Rethinking trial strategies for stroke and patent foramen ovale

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Purpose of review

The cause of stroke remains unknown in roughly one third of patients, despite extensive investigation. The prevalence of patent foramena ovale (PFOs) in the general population is around 25%, but it is doubled in cryptogenic stroke patients. This suggests a causal relationship between PFO and cryptogenic stroke. This has generally been attributed to paradoxical embolism. Regardless of mechanism, nearly 30 000 young patients each year have a cryptogenic stroke and PFO. Optimal management is uncertain.

Recent findings

Many physicians recommend PFO closure, an intuitively attractive mechanical solution for stroke prevention. Unfortunately, the benefit of PFO closure in patients with stroke has not been demonstrated. There are ongoing clinical trials comparing the safety and efficacy of PFO closure with that of medical therapy. Interpreting these trials will be complicated by two issues: first, it is unclear whether a patient's PFO is causally related to the event (‘pathogenic’) or not (‘incidental’); and second, recurrent strokes may be due to paradoxical embolism or another stroke mechanism.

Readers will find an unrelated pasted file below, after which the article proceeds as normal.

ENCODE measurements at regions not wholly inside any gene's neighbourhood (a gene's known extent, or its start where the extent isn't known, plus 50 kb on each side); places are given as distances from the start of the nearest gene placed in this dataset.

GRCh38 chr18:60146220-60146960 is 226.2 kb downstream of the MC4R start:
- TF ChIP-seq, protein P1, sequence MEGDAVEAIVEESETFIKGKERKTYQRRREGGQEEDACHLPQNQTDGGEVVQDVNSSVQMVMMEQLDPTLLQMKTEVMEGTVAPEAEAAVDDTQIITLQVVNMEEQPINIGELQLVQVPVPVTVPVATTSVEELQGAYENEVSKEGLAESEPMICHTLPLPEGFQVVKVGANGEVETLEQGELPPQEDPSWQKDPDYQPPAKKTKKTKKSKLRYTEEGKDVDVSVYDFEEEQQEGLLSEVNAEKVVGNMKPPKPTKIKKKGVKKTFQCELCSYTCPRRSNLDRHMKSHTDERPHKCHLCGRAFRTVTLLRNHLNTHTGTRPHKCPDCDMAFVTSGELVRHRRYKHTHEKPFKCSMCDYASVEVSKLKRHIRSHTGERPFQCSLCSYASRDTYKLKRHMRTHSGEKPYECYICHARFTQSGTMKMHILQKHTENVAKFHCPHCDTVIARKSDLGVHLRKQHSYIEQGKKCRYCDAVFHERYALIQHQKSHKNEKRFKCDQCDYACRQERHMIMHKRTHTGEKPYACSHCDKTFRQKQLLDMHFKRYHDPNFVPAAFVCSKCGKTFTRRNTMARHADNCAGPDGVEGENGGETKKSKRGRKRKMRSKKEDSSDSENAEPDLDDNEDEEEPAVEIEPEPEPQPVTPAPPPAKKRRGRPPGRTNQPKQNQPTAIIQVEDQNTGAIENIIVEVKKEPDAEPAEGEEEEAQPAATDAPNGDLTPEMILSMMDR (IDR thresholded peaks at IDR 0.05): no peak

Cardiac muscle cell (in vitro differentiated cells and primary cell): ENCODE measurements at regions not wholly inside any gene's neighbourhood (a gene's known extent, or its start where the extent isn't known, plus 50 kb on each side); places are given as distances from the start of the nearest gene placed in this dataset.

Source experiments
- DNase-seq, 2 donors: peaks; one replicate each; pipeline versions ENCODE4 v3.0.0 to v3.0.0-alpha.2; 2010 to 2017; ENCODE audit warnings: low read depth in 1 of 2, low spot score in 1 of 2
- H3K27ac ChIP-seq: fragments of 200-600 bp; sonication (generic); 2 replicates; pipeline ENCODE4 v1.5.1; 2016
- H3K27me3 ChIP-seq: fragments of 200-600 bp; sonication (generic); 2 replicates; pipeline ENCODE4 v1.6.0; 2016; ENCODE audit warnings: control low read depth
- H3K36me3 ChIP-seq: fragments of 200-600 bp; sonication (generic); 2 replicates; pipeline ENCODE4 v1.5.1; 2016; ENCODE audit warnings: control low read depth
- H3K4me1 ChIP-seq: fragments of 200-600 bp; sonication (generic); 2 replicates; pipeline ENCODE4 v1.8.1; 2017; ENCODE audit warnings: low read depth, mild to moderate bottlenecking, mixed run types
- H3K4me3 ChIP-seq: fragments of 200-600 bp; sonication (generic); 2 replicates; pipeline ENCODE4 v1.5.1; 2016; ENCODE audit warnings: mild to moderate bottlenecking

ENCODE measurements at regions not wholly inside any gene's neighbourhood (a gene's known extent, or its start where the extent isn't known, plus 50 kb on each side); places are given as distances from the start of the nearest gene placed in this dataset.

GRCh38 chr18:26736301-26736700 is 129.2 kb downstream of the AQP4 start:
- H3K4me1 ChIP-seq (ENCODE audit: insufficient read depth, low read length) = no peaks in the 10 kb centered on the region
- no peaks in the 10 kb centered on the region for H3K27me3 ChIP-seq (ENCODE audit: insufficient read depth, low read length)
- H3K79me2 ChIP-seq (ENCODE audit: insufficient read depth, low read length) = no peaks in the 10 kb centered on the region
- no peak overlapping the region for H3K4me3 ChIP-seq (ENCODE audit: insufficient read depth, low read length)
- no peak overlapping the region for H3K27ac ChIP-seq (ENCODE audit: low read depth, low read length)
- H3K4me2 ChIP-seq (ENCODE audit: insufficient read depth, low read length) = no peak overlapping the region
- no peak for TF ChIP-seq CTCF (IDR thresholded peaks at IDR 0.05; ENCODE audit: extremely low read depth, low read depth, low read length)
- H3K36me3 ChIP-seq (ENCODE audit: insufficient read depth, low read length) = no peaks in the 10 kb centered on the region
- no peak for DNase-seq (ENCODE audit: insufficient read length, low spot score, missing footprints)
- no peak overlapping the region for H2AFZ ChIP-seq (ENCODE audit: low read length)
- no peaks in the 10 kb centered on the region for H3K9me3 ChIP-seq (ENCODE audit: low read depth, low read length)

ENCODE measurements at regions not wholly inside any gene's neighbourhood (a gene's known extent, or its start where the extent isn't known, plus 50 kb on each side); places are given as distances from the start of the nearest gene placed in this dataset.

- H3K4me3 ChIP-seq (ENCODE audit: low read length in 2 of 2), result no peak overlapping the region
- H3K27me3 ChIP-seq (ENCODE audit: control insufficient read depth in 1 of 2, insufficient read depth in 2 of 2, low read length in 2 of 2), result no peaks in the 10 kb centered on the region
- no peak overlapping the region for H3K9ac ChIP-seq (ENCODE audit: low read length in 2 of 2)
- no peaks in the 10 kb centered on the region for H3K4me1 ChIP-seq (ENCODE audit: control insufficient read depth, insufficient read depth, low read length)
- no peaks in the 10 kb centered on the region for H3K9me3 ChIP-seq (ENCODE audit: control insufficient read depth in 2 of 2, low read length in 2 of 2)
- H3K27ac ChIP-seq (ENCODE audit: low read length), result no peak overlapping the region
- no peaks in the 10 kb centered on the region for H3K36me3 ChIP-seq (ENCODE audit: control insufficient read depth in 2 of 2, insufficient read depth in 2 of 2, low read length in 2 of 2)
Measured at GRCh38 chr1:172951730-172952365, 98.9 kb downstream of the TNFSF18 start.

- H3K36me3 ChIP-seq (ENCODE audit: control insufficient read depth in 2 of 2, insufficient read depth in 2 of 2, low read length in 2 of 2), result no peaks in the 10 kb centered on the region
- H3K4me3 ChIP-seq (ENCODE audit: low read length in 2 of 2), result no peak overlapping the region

Substantial heterogeneity of patients within trials along these two dimensions of risk may make overall trial results difficult to interpret. With appropriate analyses, the trials may be more informative than the overall data may suggest.

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